Legislation outlawing ‘revenge porn’ to go before Cabinet next week, McEntee says

Announcement follows alleged leaking of thousands of images on Irish women online

Minister for Justice Helen McEntee said she intends to bring legislation to Cabinet to  make it illegal to share “intimate images” without   consent.  File photograph: Nick Bradshaw

Minister for Justice Helen McEntee said she intends to bring legislation to Cabinet to make it illegal to share “intimate images” without consent. File photograph: Nick Bradshaw

 

Cabinet is expected to sign off on legislation next week to outlaw so-called “revenge porn” following the alleged sharing of thousands of images of Irish women on online forums.

On Friday afternoon, Minister for Justice Helen McEntee said she intends to bring provisions before the Government which will make it illegal to share “intimate images” without the consent of the person in the image.

The sharing of such images will be a criminal offence “regardless of the motivation of the person who passes them on”, the Minister announced.

Ms McEntee said she shares the anger of people over the non-consensual sharing of sexual images “and I want people to know that I am determined to act and to introduce tough new laws to ensure that anyone who shares these kinds of images will face serious criminal sanctions.”

The provisions will be included in the Harassment, Harmful Communications and Related Offences Bill which was introduced by Labour two years ago and has been accepted by the Government.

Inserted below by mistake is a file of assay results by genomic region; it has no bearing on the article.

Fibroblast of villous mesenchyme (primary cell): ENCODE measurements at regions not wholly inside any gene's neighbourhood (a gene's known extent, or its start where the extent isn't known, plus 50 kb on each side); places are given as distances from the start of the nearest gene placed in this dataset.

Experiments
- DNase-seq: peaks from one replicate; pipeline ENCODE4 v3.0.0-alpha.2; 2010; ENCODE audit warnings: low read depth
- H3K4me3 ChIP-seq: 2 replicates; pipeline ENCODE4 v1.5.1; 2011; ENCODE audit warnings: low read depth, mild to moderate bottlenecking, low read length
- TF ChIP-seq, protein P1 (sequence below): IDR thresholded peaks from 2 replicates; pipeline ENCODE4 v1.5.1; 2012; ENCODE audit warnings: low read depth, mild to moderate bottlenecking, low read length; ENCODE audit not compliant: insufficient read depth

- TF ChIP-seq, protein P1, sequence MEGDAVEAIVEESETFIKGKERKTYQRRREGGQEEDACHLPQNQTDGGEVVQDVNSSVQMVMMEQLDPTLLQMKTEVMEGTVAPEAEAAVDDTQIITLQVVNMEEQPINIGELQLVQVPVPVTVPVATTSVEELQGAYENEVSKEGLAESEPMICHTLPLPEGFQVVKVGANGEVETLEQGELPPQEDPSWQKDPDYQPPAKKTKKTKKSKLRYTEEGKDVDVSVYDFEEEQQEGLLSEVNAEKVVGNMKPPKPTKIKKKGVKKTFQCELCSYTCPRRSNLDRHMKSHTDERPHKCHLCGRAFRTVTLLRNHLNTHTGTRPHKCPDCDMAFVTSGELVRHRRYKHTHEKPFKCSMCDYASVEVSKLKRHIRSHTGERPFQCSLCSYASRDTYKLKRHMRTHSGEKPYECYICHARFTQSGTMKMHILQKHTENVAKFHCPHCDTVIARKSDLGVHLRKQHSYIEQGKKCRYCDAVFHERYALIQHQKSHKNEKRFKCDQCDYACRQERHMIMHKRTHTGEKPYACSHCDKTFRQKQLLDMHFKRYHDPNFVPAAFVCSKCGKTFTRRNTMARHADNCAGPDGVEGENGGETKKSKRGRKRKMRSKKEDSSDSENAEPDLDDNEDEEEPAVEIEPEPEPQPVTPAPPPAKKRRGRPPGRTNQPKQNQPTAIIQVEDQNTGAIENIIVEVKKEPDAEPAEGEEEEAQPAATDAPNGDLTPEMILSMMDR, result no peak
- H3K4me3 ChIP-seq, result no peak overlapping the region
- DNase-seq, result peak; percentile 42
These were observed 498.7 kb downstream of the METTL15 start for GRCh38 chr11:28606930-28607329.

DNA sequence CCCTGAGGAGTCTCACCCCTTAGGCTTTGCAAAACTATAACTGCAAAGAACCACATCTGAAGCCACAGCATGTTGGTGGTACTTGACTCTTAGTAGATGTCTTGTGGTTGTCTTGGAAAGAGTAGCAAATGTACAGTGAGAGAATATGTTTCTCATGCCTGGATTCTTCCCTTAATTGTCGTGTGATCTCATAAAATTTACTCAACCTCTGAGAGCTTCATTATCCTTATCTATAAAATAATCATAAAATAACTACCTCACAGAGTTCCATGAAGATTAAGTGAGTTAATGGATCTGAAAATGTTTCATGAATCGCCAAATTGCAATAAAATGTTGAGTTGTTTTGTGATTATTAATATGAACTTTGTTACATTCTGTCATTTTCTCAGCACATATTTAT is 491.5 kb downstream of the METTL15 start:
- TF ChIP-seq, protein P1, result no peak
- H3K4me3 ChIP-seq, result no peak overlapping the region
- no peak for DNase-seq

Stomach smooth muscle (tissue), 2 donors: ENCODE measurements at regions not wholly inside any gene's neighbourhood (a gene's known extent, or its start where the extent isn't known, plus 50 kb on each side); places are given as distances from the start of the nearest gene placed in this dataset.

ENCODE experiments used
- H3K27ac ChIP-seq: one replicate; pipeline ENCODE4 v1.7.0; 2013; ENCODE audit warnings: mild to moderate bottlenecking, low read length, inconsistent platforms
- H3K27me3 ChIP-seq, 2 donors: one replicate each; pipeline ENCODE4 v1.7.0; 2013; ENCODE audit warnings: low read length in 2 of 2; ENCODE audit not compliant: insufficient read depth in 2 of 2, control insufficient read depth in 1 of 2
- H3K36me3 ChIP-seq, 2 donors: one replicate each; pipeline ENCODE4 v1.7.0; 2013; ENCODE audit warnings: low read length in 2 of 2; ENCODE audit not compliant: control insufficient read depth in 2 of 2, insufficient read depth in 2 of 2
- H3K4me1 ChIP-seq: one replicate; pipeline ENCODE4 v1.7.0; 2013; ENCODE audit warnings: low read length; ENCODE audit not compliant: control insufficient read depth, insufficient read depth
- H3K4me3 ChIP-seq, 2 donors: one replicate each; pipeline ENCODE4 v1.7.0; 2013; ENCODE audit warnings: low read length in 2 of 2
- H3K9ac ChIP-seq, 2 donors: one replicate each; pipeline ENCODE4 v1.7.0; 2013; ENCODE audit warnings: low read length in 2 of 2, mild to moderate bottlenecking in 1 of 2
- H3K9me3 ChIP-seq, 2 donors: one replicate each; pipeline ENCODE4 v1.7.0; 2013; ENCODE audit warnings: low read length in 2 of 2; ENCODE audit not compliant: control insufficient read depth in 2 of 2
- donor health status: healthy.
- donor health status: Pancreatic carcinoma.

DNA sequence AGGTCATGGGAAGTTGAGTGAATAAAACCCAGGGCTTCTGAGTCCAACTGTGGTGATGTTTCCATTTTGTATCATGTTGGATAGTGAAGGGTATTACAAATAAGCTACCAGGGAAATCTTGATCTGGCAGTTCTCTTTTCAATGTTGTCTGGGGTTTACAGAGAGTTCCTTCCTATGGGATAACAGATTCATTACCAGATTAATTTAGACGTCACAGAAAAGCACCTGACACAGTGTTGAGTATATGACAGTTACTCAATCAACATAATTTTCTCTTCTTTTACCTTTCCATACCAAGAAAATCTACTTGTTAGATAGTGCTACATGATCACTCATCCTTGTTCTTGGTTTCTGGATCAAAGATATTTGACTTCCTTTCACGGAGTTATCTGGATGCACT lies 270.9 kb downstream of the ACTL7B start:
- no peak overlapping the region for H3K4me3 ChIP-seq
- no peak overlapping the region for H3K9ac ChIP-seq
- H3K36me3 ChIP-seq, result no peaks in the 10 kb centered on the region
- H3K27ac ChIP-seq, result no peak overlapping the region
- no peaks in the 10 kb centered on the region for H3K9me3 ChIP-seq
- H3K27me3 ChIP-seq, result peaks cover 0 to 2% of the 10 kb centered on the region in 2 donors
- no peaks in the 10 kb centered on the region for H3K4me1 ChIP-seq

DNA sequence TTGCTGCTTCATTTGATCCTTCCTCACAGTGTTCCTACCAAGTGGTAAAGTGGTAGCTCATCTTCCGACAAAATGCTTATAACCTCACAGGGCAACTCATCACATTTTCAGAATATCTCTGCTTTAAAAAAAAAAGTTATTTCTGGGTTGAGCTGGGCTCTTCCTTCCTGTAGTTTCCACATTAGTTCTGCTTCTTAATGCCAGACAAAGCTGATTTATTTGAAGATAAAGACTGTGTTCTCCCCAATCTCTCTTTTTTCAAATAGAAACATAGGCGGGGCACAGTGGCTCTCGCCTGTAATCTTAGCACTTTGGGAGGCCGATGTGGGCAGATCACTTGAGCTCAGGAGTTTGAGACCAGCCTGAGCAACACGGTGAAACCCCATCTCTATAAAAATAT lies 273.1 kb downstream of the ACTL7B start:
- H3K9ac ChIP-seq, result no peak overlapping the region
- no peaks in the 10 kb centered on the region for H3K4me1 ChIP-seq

The matter will go before Cabinet next Tuesday and the Bill is due to be debated in the Dáil next month.

Gardaí are continuing to carry out preliminary investigations into allegations that thousands of explicit images of Irish women were shared on online forums and chat servers. Gardaí are to investigate if any of the images may be of minors which would make the sharing of them an offence under child pornography legislation.

The images have been shared on online messaging forums, including one forum established so users can share explicit content that people, mainly women, have sold to subscribers on sites such as OnlyFans.

The images are likely to have come from a variety of sources, including shares between consenting adults on social media platforms and messaging apps, with no money exchanged.

Some images, gardaí said, may have been gathered by hacking sites where explicit content was bought and sold with the consent of both parties, but which has now been shared much more widely without consent.

Members of Victims’ Alliance, a victims advocacy group which first highlighted the matter, is expected to make a statement to gardaí today.